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It's a funny world, but I've got just as good a right here as anybody.
Happy thought! I've made a new resolution. It is to be just as good and studious and promising as all the people seemed to think I had been, after that notice appeared. Then if anything should happen, folks wouldn't have to be so two-sided about it.
THE OLD HOMESTEAD.
WELCOME, ye pleasant dales and hills
Where dream-like passed my early days,
That sing unconscious hymns of praise;
Embathed in autumn's mellow sheen,
And slept on mossy carpets green.
About the porch and orchard trees;
Lulled by the murmuring of the bees;
To upland field and wooded hill ;
Looks down upon the homestead still,
I hear the humming of the wheel
Strange music of the days gone by-
Once more I see the spindle fly.
How then I wondered at the thread
That narrowed from the snowy wool, Much more to see the pieces wed,
And wind upon the whirling spool! I see the garret once again,
With rafter, beam, and oaken floor; I hear the pattering of the rain
As summer clouds go drifting o'er. The little window toward the west
Still keeps its webs and buzzing flies, And from this cozy childhood nest,
Jack's bean stalk reaches to the skies. I see the circle gathered round
The open fire-place glowing bright, While birchen sticks with crackling sound
Send forth a rich and ruddy light; The window-sill is piled with sleet,
The well-sweep creaks before the blast, But warm hearts make the contrast sweet,
Sheltered from storm, secure and fast. O loved ones of the long ago,
Whose memories hang in golden frames,
names, Come back, as in that Christmas night,
And fill the vacant chairs of mirth l Ah me! the dream is all too bright, And ashes lie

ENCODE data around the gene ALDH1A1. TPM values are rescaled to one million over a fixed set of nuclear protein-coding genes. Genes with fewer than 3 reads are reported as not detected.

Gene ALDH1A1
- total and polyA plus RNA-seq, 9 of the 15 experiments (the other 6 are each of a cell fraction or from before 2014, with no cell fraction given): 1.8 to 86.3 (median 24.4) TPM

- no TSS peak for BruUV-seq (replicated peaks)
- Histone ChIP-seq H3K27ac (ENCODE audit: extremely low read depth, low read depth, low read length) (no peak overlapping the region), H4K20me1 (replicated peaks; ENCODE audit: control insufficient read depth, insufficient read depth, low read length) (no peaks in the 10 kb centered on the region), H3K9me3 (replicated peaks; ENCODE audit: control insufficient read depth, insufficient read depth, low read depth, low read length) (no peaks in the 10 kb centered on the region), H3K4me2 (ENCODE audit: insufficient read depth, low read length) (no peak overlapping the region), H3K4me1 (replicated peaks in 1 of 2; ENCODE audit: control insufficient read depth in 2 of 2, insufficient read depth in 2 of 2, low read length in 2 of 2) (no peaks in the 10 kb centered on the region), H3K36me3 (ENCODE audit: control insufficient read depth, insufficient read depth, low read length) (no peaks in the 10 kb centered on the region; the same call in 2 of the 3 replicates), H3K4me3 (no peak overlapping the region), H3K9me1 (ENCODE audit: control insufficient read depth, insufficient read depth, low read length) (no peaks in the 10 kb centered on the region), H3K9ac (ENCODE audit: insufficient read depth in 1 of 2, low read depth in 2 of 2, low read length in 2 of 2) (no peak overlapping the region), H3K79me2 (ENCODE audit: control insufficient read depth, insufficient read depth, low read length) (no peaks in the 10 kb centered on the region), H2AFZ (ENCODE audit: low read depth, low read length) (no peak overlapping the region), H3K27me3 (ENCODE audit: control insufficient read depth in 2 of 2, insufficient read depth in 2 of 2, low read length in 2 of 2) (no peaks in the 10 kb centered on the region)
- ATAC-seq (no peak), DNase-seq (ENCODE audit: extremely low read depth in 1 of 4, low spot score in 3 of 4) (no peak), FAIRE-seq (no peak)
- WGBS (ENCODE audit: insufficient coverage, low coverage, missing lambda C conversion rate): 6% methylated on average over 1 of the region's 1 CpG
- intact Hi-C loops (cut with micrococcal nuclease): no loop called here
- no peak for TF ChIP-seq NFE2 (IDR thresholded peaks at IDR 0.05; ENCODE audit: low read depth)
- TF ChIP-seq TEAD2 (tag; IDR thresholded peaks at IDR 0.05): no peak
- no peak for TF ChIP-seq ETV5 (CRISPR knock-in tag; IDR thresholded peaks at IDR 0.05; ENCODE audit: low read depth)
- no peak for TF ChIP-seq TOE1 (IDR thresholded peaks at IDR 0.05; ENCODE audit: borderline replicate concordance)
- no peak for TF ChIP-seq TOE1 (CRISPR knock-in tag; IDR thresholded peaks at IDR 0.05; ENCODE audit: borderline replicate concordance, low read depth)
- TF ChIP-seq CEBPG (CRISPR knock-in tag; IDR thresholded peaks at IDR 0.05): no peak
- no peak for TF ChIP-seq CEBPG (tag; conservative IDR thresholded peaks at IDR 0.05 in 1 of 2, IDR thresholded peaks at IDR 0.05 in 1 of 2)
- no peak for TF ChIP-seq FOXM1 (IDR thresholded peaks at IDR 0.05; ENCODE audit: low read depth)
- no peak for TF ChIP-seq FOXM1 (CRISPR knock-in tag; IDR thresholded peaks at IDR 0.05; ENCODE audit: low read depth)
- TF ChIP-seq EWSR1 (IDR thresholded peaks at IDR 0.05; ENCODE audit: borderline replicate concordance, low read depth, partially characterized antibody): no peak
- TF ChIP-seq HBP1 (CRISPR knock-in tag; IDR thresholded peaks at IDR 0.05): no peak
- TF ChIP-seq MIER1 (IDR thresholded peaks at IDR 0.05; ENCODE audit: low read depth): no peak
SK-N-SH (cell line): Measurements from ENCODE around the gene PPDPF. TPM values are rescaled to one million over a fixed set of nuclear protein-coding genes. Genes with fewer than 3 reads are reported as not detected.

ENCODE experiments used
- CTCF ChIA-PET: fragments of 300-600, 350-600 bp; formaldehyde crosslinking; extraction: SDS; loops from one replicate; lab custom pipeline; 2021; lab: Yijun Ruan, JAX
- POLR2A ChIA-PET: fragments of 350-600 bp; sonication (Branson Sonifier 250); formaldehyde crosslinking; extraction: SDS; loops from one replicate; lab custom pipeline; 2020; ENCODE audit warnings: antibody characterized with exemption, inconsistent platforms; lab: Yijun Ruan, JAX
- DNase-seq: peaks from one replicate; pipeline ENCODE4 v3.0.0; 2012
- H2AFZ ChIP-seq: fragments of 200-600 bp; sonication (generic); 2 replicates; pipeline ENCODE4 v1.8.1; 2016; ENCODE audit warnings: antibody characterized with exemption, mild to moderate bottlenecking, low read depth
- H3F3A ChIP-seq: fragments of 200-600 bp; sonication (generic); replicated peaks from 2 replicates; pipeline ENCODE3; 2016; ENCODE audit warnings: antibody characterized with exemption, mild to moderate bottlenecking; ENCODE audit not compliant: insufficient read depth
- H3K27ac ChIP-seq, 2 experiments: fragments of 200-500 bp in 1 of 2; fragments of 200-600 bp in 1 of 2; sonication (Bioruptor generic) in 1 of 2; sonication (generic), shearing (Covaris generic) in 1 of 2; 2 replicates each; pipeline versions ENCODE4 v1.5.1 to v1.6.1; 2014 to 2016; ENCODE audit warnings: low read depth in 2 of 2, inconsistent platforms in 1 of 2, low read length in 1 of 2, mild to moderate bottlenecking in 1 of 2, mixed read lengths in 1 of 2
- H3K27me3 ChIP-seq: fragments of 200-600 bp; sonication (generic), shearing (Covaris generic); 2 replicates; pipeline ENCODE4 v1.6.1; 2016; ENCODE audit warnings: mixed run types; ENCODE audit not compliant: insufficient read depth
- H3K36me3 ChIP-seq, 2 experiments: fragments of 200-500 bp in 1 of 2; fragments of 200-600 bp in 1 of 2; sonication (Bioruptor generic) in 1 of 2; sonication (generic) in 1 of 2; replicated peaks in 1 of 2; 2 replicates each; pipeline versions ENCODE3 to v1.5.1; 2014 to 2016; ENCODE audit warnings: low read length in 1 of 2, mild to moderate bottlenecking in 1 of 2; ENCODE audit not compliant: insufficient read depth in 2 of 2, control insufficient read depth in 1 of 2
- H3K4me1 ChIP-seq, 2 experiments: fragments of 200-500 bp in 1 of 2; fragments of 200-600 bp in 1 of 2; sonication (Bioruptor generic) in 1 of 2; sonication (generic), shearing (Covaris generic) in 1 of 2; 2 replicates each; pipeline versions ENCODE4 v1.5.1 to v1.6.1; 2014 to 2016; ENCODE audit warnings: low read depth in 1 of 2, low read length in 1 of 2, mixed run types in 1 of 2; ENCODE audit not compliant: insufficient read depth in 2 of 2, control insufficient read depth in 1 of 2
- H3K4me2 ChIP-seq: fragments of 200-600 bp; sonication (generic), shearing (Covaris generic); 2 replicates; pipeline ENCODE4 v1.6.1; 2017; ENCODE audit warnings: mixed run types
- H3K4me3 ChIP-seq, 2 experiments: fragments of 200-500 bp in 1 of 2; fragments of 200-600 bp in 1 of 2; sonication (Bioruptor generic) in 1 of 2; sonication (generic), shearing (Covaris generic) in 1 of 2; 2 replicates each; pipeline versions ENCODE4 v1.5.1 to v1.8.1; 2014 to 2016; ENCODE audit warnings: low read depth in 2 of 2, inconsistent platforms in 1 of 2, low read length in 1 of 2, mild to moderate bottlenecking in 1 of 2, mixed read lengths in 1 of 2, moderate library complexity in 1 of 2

upon the hearth. Below the wood, beside the spring,
Two little children are at play,
Sings in their hearts the livelong day;
The acorns patter at their feet,
The squirrel chatters 'neath the trees, And life and love are all complete
They hold Aladdin's lamp and keys.
And, sister, now my children come
To find the water just as cool,
To see our pictures in the pool.
The fountain gurgles o'er with joy That, after years full three times ten,
It finds its little girl and boy. No other spring in all the world
Is half so clear and cool and bright,
Reflect for me such golden light.
I kneel beside it now as then,
I kiss its cooling lips again.
Its life is one unending dream;
But, like the limpid meadow stream, It seems to sympathize with youth,
Just as the river does with age, And ever whispers—sweetest truth Is written on life's title page.
WALLACE BRUCE JUPITER AND TEN.
RS. CHUB was rich and portly,
Mrs. Chub was very grand, Mrs. Chub was always reckoned
A lady in the land.
You shall see her marble mansion
In a very stately square, Mr. C. knows what it cost him,
But that's neither here nor there.
Mrs. Chub was so sagacious,
Such a patron of the arts,
That she won all foreign hearts.
Mrs. Chub was always talking,
When she went away from home, Of a most prodigious painting
Which had just arrived from Rome.
“ Such a treasure,” she insisted,
“ One might never see again!" “ What's the subject ?" we inquired,
“ It is Jupiter and Ten!"
“ Ten what ?" we blandly asked her,
For the knowledge we did lack. “ Ah! that I cannot tell you,
But the name is on the back.
“ There it stands in printed letters.
Come to-morrow, gentlemen,
Our fine Jupiter and Ten."
When Mrs. Chub departed,
Our brains we all did rack,
For the name was on the back.
So we begged a great Professor
To lay aside his pen,
Touching “ Jupiter and Ten.”
And we pondered well the subject,
And our Lempriere we turned,
But we could not, though we burned !
But when we saw the picture,—
Oh, Mrs. Chub! oh, fie! oh!
JAMES T. FIELDS.
THE TWENTY-SECOND OF FEBRUARY.
LE is the February sky,
And brief the mid-day's sunny hours;
For the sweet time of leaves and flowen.